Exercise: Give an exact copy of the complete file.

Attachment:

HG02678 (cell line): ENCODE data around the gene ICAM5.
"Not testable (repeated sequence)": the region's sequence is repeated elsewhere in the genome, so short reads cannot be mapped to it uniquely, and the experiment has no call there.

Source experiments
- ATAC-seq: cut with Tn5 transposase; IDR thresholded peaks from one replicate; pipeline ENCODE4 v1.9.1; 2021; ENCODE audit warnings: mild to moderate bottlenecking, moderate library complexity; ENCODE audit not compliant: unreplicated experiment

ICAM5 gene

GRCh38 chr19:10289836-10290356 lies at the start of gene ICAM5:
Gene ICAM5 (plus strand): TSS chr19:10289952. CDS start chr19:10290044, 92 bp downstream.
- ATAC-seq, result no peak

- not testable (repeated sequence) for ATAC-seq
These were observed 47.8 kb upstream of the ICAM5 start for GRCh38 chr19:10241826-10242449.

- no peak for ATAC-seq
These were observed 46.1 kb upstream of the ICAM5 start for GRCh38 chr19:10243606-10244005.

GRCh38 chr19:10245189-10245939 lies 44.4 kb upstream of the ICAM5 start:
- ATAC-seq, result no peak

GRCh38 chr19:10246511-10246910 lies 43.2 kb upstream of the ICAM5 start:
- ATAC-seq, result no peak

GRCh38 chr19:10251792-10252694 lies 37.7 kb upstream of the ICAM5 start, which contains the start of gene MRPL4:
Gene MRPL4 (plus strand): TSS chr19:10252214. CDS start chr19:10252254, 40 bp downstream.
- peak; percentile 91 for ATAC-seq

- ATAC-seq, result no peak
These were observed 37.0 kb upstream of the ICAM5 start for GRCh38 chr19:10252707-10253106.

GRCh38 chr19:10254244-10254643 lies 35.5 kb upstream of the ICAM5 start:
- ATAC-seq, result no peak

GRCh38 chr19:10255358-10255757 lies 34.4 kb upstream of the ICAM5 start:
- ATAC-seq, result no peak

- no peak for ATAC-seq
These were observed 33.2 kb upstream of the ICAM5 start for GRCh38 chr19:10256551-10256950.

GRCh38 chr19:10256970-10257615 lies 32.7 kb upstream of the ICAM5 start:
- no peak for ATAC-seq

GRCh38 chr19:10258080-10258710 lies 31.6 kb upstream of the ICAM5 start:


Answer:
HG02678 (cell line): ENCODE data around the gene ICAM5.
"Not testable (repeated sequence)": the region's sequence is repeated elsewhere in the genome, so short reads cannot be mapped to it uniquely, and the experiment has no call there.

Source experiments
- ATAC-seq: cut with Tn5 transposase; IDR thresholded peaks from one replicate; pipeline ENCODE4 v1.9.1; 2021; ENCODE audit warnings: mild to moderate bottlenecking, moderate library complexity; ENCODE audit not compliant: unreplicated experiment

ICAM5 gene

GRCh38 chr19:10289836-10290356 lies at the start of gene ICAM5:
Gene ICAM5 (plus strand): TSS chr19:10289952. CDS start chr19:10290044, 92 bp downstream.
- ATAC-seq, result no peak

- not testable (repeated sequence) for ATAC-seq
These were observed 47.8 kb upstream of the ICAM5 start for GRCh38 chr19:10241826-10242449.

- no peak for ATAC-seq
These were observed 46.1 kb upstream of the ICAM5 start for GRCh38 chr19:10243606-10244005.

GRCh38 chr19:10245189-10245939 lies 44.4 kb upstream of the ICAM5 start:
- ATAC-seq, result no peak

GRCh38 chr19:10246511-10246910 lies 43.2 kb upstream of the ICAM5 start:
- ATAC-seq, result no peak

GRCh38 chr19:10251792-10252694 lies 37.7 kb upstream of the ICAM5 start, which contains the start of gene MRPL4:
Gene MRPL4 (plus strand): TSS chr19:10252214. CDS start chr19:10252254, 40 bp downstream.
- peak; percentile 91 for ATAC-seq

- ATAC-seq, result no peak
These were observed 37.0 kb upstream of the ICAM5 start for GRCh38 chr19:10252707-10253106.

GRCh38 chr19:10254244-10254643 lies 35.5 kb upstream of the ICAM5 start:
- ATAC-seq, result no peak

GRCh38 chr19:10255358-10255757 lies 34.4 kb upstream of the ICAM5 start:
- ATAC-seq, result no peak

- no peak for ATAC-seq
These were observed 33.2 kb upstream of the ICAM5 start for GRCh38 chr19:10256551-10256950.

GRCh38 chr19:10256970-10257615 lies 32.7 kb upstream of the ICAM5 start:
- no peak for ATAC-seq

GRCh38 chr19:10258080-10258710 lies 31.6 kb upstream of the ICAM5 start: